Tag Archives: Chinese

On Ne Zha and a Sequel

5 Sep

By Ed Sum
(The Vintage Tempest)

* Spoiler Alert

Well Go USA

February 25th – Digital
March 3rd – Blu-ray 

Ne Zha (哪吒之魔童降世) is Dragonball Z on steroids. This title is the name of a movie about a rascally young boy (voiced by Lü Yanting) who does not have the makings of the divinity Chinese people highly respect today. You don’t want to let him in your home just yet. He needs to earn his reputation. When the world is about immortals battling for positions of power–to be one of the 8 Golden Immortals–in Heaven, I question how easy life is in Ancient China when they live amongst humanity and the battles are fought on land than in the safety of the Aether.

This animation is laden with a lot of moments worthy of an Avengers: Age of Ultron, Infinity War and Endgame mashup dressed in oriental garb. It offers very little in the charm of extolling Eastern philosophies. Where this story shines is with the premise that destiny can be challenged and reshaped.

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The Shadow You Are & Deep Within, the Shadow You Aren’t

16 Aug

By Ed Sum
(The Vintage Tempest)

Released Aug 13, 2019
Well GO USA

Zhang Yimou’s Shadow is a kind of wuxia film to be best watched on the big screen for its details and colour contrasts. After being enthralled, it should be viewed again on home video to understand its complex narrative. I certainly needed it especially since it last played theatrically at Fantasia Fest 2019.

This tragic tale of court drama is the type I feel Shakespeare will love, and if there is a person whom I feel is damned, that would be the king’s Commander Ziyu (Deng Chao). He challenged General Yang (Hu Jun) from a nearby settlement to a duel without royal authorization and this battle complicates things.

King Peiliang (Zhang Kai) wants that city back under his rule. He goes as far as offering his sister Princess Qingping (Guan Xiaotong) as a wife for Yang’s son, and she doesn’t like the idea at all. To make matters worse, the shadow (to which this movie gets its name) is a doppelgänger masquerading as Ziyu while the real one is recovering. Only his wife Madam (Sun Li) knows and if things are not bad enough, she has feelings for the lookalike.

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How to Celebrate Hungry Ghost Festival Aug 15th

14 Aug

By Ed Sum
(The Vintage Tempest)

Ghost Month will reach its perigee on August 15th. At the Hungry Ghost Festival (盂兰盆节), these once human souls are permitted to visit the living world and some may visit their descendents to see how they are doing. On this day, we venerate them with happiness and acknowledge their existence. We save the first row in any performance venue for them to sit there. Anyone who tries may well feel a chill!

This time of the year is a different sort of Halloween. As for what believers can do in preparation is to beware of certain practices lest the spirit attaches itself. This can range from avoiding wearing clothing that is red or black to not killing insects crawling around–they may be someone’s grandparents reincarnated. The best thing to do with the latter is to catch and release the critter outside.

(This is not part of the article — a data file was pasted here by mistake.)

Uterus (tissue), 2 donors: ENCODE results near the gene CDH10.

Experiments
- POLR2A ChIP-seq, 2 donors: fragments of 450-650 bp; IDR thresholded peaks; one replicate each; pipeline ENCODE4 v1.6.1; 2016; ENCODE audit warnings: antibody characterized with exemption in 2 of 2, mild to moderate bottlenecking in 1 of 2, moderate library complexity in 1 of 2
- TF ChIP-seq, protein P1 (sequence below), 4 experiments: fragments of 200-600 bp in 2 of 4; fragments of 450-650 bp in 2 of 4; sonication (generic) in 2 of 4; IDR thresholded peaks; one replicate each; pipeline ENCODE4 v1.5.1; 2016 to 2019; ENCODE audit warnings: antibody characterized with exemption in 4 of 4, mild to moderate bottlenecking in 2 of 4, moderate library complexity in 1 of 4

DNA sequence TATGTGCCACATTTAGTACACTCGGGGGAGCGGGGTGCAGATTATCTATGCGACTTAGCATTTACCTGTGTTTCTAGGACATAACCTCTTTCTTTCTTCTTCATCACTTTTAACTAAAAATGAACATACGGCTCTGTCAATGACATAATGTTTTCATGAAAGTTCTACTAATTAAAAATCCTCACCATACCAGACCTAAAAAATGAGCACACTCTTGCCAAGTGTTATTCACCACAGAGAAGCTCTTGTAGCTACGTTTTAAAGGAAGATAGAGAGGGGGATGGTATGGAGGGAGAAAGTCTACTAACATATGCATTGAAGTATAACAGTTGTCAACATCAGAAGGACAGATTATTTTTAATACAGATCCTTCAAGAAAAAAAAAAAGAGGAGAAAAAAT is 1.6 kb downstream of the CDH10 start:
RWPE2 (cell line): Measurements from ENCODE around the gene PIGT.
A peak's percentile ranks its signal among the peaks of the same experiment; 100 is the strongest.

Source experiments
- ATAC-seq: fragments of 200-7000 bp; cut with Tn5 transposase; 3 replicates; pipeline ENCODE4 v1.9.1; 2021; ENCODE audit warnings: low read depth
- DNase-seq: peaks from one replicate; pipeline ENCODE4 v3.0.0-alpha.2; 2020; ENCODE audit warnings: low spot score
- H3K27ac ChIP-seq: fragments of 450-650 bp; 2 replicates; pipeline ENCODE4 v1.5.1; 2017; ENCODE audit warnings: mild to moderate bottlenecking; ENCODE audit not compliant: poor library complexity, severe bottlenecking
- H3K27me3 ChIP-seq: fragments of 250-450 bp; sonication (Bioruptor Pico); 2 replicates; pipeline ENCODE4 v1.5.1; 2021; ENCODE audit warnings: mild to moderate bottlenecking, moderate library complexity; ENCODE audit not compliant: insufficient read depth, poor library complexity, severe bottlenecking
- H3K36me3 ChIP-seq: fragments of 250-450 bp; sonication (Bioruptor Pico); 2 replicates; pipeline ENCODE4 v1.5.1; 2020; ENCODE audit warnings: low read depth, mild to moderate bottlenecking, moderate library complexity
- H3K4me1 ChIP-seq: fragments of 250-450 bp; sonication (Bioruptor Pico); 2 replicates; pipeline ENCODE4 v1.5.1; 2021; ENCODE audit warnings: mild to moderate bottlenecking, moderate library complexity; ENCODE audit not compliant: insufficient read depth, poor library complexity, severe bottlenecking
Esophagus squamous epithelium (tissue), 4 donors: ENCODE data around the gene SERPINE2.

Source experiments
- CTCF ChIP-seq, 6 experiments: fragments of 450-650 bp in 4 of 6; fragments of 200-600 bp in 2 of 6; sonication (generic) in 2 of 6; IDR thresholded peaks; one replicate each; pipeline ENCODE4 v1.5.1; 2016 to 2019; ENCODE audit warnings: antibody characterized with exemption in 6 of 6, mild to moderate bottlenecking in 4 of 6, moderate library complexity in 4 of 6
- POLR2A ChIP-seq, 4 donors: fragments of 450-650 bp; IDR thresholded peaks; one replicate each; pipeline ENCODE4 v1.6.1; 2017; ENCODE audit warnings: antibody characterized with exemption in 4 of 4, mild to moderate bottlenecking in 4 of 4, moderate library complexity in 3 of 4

Superstitions aside, some fans of horror cinema may opt to get into the mood. Instead of scaring ourselves silly, we may opt to look at supernatural comedies. My choices have to fit the criteria of how the spirit world interacts with reality. Instead of a top five, I have six on my list. In my culture, we consider this number lucky. Amongst my favourites that are distinctly Asian and PG-13 in tone are:

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[Fantasia 2019] It’s Not Quite Endless Love w/ White Snake

27 Jul

By Ed Sum
(The Vintage Tempest)

Distributed by GKIDS

The latest animated film from China about the Legend of the White Snake is making its rounds at film festivals, like Fantasia 2019. As a prequel, the setup is simplified. White Snake (白蛇) defines Xiao Bai as the main character. Her story is familiar, and is no different in scope when compared to William Shakespeare’s Romeo and Juliet or even Baz Luhrmann’s Moulin Rouge.

This computer animated work is very Disney-esque–complete with the prerequisite sidekick comic relief. When a medicine-man (not wanting to be a snake catcher) Xuan (Tianxiang Yang) rescues Bai (Zhang Zhe), her anmesia results in her having to figure out who she is. The story begins with us knowing that she is a spirit from the mountains–a white snake–attempting to attain that higher level of harmony (immortality, according to the subtitles–which makes little sense when spirits are technically very long-lived). However, a memory is holding her back and what she learns which makes up the film is one of sorrow and sacrifice.

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